Smoking Ban News

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Saturday, 5 January 2013

Adding anti-depressant drug to smoking cessation therapy fails to help prisoners stop smoking

Who is surprised? What struck me about this story was that the drug in question, Nortryptiline, 'is not FDA-approved for smoking cessation but often is used for that purpose'. That it does not work for smoking cessation is not terribly surprising, as no interventions seem to have a long term success rate of more than about 5 per cent.

We know that the prison population is given drugs for smoking cessation that are not approved for this purpose. Are the prisoners informed that the drugs they are on are not licensed for this purpose?

Cautionary notes on Nortriptyline are as follows:

Do not use nortriptyline if you have recently had a heart attack, or if you have used an MAO inhibitor such as isocarboxazid (Marplan), phenelzine (Nardil), rasagiline (Azilect), selegiline (Eldepryl, Emsam), or tranylcypromine (Parnate) within the past 14 days.
You may have thoughts about suicide when you first start taking an antidepressant such as nortriptyline, especially if you are younger than 24 years old. Your doctor will need to check you at regular visits for at least the first 12 weeks of treatment.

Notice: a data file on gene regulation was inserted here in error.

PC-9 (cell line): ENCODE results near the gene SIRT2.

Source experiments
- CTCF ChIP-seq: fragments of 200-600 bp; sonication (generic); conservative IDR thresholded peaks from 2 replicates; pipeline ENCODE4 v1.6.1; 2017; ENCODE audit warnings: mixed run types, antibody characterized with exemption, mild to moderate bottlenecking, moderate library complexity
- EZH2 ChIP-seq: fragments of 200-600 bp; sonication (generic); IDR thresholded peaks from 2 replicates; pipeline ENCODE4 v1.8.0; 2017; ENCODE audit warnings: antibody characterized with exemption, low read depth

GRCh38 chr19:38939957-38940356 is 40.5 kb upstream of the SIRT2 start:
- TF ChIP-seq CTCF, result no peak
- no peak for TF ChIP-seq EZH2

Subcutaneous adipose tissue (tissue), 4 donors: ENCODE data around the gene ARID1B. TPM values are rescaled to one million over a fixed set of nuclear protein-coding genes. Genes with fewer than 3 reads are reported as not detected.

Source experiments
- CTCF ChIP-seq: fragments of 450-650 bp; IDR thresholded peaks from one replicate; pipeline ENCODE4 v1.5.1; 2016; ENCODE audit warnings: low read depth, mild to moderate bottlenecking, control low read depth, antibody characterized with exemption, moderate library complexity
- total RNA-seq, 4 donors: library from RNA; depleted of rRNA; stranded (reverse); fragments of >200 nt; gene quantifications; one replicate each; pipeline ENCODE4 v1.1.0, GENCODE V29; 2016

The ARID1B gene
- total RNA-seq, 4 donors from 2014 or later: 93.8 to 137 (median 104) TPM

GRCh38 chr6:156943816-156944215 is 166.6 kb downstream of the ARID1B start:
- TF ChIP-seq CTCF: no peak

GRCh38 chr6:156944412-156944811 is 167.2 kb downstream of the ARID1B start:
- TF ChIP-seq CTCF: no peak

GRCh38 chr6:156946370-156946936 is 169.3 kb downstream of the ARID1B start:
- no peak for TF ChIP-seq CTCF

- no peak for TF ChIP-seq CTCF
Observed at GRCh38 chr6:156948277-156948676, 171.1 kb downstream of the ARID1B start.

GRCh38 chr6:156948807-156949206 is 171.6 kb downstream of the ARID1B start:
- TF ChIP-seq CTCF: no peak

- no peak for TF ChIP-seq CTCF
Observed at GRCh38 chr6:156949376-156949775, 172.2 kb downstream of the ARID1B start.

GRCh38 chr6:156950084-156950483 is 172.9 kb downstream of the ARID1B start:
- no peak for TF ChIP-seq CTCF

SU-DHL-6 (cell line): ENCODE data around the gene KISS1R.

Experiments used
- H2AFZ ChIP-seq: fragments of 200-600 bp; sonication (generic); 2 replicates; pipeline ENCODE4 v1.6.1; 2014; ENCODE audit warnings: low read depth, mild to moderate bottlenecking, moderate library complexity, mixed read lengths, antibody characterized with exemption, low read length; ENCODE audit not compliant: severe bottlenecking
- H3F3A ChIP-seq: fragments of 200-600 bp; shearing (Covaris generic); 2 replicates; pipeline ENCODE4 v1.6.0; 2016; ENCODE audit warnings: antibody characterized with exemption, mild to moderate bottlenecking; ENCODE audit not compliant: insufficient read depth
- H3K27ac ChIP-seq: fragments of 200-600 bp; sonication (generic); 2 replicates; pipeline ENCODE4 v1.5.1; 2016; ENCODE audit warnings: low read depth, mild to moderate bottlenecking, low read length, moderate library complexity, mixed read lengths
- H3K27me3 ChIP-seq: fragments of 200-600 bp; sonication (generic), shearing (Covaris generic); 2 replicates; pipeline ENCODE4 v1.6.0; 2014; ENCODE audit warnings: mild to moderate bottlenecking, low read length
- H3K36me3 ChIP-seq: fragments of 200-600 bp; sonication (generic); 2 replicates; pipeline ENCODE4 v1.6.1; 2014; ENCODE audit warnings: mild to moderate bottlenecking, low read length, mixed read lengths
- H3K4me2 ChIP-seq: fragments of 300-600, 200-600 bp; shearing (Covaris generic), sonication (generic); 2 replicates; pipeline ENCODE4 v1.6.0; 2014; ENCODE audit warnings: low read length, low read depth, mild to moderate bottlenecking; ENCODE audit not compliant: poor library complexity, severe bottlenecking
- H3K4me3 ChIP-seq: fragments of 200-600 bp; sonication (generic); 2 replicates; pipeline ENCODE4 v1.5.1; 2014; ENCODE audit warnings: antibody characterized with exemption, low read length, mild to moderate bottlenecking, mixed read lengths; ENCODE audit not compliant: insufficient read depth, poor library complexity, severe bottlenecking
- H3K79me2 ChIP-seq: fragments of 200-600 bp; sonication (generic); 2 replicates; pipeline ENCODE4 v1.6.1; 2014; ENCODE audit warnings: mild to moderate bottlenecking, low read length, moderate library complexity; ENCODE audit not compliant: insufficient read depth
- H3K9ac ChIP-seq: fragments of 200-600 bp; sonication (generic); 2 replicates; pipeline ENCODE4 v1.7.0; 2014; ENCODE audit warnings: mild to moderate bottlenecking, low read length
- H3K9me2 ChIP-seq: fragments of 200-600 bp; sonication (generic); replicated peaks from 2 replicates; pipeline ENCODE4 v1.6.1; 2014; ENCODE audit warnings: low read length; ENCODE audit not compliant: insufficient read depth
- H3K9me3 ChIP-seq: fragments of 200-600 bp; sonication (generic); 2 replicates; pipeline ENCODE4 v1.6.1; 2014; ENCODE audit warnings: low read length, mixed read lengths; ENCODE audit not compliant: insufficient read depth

Call your doctor at once if you have any new or worsening symptoms such as: mood or behavior changes, anxiety, panic attacks, trouble sleeping, or if you feel impulsive, irritable, agitated, hostile, aggressive, restless, hyperactive (mentally or physically), more depressed, or have thoughts about suicide or hurting yourself. 
This is shocking – a non-approved drug being used for behaviour modification purposes in a captive population.
In fact the leader of the research reported in this article, which concluded that the drug did not help smoking cessation in the long term, seems to think that the prison population is not captive enough: 'One thinks that you have a captive audience" in prison studies, she said. "However, half of the prisoners were either transferred to another prison within the study or released into the community.' Fluidity in the prison makes follow-up harder – surely this is hazardous for a drug which might induce suicidal tendencies.
Bear in mind that Glaxosmithklein received record fines recently for (among other things) improper marketing of drugs – selling them for non-approved uses. Why is it legal to do this in New York prisons? Looks like, as far as smoking cessation goes, anything goes – especially when a population already has limited choices.

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